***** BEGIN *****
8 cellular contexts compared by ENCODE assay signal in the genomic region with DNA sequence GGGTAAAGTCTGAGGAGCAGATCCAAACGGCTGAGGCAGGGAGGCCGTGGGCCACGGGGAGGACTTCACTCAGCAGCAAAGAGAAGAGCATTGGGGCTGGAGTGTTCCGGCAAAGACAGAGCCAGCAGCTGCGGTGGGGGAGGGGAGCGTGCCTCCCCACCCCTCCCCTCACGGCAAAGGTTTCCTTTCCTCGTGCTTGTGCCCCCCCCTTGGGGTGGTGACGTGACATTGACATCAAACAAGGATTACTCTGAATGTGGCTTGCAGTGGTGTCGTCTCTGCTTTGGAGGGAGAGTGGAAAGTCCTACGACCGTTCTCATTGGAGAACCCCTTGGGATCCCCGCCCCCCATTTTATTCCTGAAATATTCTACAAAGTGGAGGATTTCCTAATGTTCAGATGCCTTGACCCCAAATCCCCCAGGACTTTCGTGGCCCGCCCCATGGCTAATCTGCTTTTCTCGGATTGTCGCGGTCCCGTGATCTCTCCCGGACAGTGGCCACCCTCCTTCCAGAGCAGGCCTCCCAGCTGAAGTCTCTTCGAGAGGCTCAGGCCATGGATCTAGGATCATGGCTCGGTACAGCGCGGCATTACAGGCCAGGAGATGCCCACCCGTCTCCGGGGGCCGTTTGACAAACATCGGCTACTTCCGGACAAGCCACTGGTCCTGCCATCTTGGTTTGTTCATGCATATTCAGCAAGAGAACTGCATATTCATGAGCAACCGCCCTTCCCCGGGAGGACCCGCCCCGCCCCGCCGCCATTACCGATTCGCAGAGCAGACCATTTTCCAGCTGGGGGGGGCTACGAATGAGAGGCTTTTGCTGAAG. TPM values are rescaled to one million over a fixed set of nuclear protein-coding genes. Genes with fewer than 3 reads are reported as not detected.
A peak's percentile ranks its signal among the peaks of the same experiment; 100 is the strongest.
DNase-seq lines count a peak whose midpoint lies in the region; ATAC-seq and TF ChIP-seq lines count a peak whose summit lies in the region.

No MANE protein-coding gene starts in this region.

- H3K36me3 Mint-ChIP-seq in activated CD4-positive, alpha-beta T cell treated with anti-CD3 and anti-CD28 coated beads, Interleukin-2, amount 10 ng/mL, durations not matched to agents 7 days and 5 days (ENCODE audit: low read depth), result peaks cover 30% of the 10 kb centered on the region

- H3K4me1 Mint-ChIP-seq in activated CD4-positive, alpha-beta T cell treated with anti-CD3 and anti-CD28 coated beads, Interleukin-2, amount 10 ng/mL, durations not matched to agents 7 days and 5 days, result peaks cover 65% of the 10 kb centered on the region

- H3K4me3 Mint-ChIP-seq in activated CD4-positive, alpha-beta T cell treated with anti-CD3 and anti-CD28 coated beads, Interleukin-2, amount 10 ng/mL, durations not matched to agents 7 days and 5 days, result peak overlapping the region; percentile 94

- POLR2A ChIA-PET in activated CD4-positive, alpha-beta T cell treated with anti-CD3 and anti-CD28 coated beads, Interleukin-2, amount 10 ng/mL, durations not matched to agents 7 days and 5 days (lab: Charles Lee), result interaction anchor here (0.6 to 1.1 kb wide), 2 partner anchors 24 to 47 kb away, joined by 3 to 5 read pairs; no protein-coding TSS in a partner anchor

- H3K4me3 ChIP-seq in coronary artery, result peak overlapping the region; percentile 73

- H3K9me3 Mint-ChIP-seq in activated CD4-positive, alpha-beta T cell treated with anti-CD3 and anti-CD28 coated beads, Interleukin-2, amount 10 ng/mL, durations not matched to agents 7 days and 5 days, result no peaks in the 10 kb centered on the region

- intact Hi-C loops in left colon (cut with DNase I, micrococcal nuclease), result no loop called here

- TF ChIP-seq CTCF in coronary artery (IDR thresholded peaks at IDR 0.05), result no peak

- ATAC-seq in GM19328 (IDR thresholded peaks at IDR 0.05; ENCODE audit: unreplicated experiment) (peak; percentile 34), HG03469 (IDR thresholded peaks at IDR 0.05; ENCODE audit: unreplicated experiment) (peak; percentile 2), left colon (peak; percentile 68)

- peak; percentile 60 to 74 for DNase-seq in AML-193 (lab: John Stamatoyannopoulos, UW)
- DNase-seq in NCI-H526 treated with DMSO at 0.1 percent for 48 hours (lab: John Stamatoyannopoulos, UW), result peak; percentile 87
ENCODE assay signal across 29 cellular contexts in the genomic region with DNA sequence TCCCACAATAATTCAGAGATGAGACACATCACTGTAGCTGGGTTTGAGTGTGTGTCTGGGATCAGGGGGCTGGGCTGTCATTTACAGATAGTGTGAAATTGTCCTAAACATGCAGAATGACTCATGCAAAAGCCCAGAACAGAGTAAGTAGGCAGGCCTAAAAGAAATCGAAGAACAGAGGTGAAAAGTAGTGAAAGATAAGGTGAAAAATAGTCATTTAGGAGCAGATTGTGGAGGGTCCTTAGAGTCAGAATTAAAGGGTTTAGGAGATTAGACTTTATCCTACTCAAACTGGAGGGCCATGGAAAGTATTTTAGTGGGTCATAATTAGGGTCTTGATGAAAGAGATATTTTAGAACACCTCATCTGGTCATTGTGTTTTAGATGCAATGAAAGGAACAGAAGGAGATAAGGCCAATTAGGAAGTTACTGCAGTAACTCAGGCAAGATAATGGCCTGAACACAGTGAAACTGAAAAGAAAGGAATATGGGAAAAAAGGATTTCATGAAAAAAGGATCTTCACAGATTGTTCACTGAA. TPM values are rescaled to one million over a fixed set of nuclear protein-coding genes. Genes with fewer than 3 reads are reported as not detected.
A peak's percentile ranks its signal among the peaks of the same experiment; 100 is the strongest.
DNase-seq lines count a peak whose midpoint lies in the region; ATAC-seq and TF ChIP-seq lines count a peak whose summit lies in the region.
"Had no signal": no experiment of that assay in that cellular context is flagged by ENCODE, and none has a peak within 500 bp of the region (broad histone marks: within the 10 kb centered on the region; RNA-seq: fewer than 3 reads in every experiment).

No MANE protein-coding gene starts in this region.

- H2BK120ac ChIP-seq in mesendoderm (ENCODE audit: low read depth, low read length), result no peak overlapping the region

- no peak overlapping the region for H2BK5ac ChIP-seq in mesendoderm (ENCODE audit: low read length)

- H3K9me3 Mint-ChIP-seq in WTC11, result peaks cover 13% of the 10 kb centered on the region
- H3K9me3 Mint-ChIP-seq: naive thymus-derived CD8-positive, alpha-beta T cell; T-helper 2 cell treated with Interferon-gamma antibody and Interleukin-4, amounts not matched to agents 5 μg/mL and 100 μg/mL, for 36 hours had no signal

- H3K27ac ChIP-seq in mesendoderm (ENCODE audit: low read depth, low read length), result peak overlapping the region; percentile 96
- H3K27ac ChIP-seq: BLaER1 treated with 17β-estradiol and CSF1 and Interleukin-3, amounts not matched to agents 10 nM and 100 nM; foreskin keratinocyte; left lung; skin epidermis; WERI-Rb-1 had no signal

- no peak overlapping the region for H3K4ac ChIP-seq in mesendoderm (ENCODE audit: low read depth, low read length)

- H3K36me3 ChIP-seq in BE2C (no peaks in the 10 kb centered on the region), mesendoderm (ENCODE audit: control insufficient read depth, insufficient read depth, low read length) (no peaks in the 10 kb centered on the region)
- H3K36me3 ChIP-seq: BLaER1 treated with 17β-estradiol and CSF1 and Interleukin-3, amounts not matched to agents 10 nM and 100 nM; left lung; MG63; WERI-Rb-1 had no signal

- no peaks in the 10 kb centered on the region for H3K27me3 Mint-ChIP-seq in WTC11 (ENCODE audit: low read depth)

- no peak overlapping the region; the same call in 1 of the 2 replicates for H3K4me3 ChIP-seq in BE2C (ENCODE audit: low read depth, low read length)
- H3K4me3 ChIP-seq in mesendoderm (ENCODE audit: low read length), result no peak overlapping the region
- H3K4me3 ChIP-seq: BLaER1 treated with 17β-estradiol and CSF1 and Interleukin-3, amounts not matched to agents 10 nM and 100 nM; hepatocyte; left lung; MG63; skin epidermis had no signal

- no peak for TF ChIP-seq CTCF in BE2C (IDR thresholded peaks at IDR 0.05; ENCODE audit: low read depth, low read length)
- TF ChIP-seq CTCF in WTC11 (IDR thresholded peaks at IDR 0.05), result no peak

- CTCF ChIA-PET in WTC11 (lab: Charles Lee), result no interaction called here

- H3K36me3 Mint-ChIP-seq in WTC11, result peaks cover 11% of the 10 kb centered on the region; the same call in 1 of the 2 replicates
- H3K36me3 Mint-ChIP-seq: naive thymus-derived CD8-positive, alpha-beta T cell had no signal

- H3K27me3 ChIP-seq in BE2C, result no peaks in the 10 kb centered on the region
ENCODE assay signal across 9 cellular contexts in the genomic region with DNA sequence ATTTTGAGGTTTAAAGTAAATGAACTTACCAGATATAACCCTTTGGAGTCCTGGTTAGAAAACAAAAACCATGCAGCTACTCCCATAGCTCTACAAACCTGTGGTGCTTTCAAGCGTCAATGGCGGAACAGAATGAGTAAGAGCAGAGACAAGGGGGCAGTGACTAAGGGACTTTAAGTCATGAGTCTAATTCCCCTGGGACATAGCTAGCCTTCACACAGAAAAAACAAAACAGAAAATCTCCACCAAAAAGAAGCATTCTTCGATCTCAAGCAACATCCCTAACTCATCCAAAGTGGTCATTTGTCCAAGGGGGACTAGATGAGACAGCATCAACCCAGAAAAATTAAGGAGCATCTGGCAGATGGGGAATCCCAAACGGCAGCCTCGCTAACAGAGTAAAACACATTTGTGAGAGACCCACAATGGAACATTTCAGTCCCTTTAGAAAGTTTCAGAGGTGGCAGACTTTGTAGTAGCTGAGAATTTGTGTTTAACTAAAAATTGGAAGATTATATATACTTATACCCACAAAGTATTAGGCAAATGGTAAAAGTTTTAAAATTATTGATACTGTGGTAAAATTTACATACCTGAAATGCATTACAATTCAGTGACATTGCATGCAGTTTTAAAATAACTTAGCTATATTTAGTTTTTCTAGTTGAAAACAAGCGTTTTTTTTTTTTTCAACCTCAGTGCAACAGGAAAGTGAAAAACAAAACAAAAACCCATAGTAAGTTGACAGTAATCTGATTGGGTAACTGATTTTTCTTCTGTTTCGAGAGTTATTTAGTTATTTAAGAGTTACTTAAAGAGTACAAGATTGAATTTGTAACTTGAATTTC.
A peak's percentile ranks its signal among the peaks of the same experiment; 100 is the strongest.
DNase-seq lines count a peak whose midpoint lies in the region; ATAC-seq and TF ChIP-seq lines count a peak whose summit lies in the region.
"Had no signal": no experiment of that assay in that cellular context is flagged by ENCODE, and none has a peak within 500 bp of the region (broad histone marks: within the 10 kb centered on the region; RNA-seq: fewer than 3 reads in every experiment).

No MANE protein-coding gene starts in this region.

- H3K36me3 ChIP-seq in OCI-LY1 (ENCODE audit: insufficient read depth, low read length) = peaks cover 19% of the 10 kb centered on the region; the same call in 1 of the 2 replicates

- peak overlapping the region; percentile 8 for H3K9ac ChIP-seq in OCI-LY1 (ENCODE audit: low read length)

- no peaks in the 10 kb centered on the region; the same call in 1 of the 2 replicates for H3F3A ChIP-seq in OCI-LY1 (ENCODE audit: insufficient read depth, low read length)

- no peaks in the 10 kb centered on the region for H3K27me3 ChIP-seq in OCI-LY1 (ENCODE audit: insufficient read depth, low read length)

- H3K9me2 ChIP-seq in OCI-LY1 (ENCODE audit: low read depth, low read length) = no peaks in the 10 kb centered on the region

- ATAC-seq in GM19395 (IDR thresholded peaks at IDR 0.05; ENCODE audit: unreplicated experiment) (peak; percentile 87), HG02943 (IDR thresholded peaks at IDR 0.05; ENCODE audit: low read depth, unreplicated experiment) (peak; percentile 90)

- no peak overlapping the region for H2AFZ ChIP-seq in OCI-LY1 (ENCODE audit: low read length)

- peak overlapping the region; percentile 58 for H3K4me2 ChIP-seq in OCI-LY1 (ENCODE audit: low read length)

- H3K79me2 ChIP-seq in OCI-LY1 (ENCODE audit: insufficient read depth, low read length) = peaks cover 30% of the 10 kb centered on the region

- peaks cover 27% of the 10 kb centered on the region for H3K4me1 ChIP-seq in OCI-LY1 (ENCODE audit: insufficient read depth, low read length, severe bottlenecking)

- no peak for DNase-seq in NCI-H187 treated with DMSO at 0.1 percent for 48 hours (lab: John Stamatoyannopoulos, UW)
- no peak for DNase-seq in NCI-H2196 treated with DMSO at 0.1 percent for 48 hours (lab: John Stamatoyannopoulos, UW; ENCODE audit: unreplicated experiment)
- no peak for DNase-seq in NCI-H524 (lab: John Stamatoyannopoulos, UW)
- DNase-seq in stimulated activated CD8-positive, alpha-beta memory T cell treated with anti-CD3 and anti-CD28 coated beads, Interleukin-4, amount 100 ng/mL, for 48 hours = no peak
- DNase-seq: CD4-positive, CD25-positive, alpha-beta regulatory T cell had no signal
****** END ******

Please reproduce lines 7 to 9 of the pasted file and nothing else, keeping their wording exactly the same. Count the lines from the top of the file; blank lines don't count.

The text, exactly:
- H3K4me3 Mint-ChIP-seq in activated CD4-positive, alpha-beta T cell treated with anti-CD3 and anti-CD28 coated beads, Interleukin-2, amount 10 ng/mL, durations not matched to agents 7 days and 5 days, result peak overlapping the region; percentile 94

- POLR2A ChIA-PET in activated CD4-positive, alpha-beta T cell treated with anti-CD3 and anti-CD28 coated beads, Interleukin-2, amount 10 ng/mL, durations not matched to agents 7 days and 5 days (lab: Charles Lee), result interaction anchor here (0.6 to 1.1 kb wide), 2 partner anchors 24 to 47 kb away, joined by 3 to 5 read pairs; no protein-coding TSS in a partner anchor

- H3K4me3 ChIP-seq in coronary artery, result peak overlapping the region; percentile 73